Born on March 30th, 1853, Vincent van Gogh is one of the most well-known artists in the entire world. Known for his self-portraits and his use of color as the chief mode of expression in his paintings, van Gogh’s tragically short life was turbulent and marked by periods of psychotic episodes and famed incidents such as his confrontation with Paul Gauguin that led to him cutting off part of his own ear. Despite not being recognized in his own time, van Gogh’s posthumous fame has led to his works featuring among the most expensive paintings ever sold, as well as a museum in his honor in his native Holland.
Early Struggles with Identity
Van Gogh was born in Groot-Zundert, Holland and was the son of a pastor. He was raised in a very religious atmosphere, but the young Vincent struggled mightily with his emotions and lacked self-confidence. He was never really sure what he wanted to do with his life and ended up bouncing between jobs through his twenties. By 1880, van Gogh had already experienced 2 failed marriages, failed the University of Amsterdam’s entrance exam, failed a missionary school, and was dismissed as a preacher in Belgium for being too overzealous. However, his brother Theo suggested that he take up art after seeing some of his drawings of the people and scenes around him in Belgium and he ended up enrolling at the Académie Royale des Beaux-Arts in Brussels in November 1880.
Van Gogh’s early works are somber in tone and sharply lit, but very much of their time. The most famous of his early works is The Potato Eaters, which was commissioned by dealer in Paris in 1885 and features depictions of peasants. Also in this year, van Gogh went to Antwerp where he ended up purchasing many Japanese wood block paintings (known as ukiyo-e) – this ended up having a major influence on the impressionist movement as a whole and would further serve to help van Gogh evolve his style.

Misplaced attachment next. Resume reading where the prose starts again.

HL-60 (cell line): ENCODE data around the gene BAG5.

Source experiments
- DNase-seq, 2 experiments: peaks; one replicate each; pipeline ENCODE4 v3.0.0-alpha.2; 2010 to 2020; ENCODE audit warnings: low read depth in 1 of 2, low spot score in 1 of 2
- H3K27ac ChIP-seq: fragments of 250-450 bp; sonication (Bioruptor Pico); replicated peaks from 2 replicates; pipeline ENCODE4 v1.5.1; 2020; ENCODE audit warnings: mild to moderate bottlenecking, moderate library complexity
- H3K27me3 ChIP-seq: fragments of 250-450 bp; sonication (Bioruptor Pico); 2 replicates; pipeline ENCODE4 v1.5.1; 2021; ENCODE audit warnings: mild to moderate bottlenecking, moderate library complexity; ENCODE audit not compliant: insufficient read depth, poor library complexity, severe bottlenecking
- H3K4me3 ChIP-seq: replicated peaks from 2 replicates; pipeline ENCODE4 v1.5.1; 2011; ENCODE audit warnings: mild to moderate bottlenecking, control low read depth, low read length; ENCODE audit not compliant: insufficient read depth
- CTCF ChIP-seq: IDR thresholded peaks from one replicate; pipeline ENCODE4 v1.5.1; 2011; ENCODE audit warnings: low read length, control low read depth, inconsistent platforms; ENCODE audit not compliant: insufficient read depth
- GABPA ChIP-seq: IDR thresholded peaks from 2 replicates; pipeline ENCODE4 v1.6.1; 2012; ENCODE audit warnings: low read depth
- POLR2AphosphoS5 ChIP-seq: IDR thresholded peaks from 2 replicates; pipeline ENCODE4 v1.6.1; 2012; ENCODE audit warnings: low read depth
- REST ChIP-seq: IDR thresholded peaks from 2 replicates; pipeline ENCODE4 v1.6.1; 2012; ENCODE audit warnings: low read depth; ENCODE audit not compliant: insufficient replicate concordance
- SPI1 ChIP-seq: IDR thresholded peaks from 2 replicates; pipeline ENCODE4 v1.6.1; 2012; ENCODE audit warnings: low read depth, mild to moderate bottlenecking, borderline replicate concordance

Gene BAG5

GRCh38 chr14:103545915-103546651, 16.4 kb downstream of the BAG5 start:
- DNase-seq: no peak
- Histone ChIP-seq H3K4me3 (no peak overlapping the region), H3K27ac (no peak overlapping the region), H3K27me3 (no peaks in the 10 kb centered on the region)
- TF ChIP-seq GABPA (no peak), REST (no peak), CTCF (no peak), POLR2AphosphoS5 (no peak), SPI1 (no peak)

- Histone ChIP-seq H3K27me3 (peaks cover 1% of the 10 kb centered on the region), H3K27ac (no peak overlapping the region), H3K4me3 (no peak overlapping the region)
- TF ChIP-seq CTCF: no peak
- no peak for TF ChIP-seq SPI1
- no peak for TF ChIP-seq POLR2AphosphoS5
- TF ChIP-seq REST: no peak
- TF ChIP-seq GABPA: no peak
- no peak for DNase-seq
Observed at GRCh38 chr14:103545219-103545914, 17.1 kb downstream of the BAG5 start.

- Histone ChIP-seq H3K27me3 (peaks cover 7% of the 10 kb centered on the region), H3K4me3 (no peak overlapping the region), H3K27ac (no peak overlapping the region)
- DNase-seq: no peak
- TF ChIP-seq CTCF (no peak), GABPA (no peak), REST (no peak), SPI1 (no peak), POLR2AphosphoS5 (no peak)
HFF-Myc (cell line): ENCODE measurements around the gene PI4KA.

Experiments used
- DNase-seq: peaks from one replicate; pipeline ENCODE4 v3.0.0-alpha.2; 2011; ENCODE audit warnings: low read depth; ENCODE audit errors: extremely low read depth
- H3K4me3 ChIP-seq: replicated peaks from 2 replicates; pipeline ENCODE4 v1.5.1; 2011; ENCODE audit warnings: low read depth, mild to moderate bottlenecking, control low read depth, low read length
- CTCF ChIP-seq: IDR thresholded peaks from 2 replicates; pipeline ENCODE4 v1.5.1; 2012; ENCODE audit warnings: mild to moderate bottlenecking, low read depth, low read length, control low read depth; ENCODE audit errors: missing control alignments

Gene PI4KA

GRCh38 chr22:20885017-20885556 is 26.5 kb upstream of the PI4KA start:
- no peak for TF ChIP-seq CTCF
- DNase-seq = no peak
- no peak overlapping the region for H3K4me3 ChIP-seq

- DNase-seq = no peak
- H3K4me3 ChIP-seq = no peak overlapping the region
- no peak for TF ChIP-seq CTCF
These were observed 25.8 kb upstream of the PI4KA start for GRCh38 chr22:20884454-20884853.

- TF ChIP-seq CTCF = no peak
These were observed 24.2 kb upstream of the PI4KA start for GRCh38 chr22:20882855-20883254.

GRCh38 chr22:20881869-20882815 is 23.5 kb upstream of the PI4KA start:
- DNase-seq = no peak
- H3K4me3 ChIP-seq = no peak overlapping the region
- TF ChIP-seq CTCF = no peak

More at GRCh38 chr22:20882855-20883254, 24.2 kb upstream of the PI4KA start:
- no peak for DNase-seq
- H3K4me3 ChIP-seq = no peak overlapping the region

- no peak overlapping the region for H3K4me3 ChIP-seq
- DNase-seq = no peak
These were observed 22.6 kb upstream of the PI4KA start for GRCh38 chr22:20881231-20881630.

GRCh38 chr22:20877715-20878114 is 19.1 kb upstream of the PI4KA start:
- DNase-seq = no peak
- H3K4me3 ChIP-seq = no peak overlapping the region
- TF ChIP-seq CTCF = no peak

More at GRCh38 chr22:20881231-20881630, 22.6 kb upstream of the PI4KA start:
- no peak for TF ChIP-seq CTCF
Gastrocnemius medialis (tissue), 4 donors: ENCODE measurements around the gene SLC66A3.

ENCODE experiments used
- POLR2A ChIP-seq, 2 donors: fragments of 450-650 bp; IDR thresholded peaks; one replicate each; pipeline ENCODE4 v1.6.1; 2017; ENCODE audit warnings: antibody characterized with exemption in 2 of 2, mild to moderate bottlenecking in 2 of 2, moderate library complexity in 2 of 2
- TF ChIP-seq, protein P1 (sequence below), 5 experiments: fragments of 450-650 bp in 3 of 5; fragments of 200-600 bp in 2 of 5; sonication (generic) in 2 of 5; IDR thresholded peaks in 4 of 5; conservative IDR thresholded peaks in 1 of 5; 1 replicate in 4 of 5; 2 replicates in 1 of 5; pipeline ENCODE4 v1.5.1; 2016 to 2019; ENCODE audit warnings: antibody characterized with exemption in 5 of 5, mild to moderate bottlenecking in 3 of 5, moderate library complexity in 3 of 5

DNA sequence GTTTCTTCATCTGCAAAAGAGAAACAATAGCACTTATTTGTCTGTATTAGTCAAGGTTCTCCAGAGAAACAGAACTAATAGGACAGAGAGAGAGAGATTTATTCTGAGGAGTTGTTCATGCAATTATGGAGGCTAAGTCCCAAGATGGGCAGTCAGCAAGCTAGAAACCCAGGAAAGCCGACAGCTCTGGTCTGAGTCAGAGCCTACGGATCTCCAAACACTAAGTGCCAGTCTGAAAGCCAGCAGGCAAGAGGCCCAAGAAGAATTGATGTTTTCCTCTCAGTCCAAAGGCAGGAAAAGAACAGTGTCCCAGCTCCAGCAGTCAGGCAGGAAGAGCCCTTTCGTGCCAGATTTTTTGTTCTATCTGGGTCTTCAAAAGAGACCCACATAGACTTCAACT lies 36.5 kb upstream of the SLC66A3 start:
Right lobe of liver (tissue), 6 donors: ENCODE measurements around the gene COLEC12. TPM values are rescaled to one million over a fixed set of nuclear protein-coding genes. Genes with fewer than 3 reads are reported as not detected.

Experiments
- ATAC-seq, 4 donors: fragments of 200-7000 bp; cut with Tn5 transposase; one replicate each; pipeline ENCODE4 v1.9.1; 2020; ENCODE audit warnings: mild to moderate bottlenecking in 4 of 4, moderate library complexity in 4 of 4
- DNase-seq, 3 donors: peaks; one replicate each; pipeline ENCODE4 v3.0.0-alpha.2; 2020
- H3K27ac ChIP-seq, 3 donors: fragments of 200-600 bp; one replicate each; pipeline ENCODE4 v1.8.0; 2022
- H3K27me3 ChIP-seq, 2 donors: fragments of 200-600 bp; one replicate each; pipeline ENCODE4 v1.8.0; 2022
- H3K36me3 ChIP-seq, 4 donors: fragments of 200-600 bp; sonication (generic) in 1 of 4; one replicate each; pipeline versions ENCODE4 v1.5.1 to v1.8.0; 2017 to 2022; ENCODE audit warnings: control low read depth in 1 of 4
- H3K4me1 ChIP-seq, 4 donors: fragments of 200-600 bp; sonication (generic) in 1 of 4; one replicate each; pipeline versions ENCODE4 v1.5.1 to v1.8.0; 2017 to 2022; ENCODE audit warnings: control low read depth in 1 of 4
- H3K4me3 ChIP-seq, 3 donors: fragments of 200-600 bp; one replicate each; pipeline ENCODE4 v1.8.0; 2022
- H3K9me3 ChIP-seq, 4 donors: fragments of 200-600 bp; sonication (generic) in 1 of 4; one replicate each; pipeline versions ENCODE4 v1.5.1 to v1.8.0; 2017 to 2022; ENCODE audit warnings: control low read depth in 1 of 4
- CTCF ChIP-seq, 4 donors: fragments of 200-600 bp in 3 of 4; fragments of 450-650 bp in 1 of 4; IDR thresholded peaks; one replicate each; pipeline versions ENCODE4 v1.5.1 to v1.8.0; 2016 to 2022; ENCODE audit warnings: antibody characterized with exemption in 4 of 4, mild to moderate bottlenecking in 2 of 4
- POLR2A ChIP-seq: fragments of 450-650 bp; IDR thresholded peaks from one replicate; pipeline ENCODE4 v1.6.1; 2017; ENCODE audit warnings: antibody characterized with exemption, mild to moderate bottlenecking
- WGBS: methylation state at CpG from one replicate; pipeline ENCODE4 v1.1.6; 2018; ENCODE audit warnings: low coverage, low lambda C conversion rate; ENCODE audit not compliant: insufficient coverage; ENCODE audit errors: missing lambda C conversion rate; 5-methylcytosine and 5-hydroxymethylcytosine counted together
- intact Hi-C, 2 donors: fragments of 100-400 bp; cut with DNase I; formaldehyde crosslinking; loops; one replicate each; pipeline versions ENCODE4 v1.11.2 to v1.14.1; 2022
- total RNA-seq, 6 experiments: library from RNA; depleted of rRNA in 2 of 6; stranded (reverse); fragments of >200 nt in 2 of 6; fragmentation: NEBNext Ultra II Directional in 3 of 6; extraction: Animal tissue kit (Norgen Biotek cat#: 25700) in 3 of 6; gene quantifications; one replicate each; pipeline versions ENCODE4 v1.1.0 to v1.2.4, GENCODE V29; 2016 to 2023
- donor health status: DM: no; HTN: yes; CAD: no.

He moved to Paris in 1886 and met most of the major impressionist painters on the scene at the time such as Picasso, Monet, and Gauguin. He was never able to successfully reproduce the impressionist style completely, but ended up with a style all his own that combined intense brush strokes, color, surface tension, and movement.
After the famed ear-cutting incident, which occurred during Gauguin’s visit to his artist’s house in Arles in 1888, van Gogh seems to have suffered through a severe bout of mental illness which culminated in a trip to the asylum for treatment. He seemed to be doing better during the year of 1889, which saw him create his most famous work, Starry Night – but he ended up relapsing in 1890 and ended up committing suicide on July 27, 1890 at the age of 37.
Despite his lack of success during his lifetime, van Gogh’s work has had a profound impact on art since his time and is known as one of the artists foundational to the development of modern art in the 20th century!
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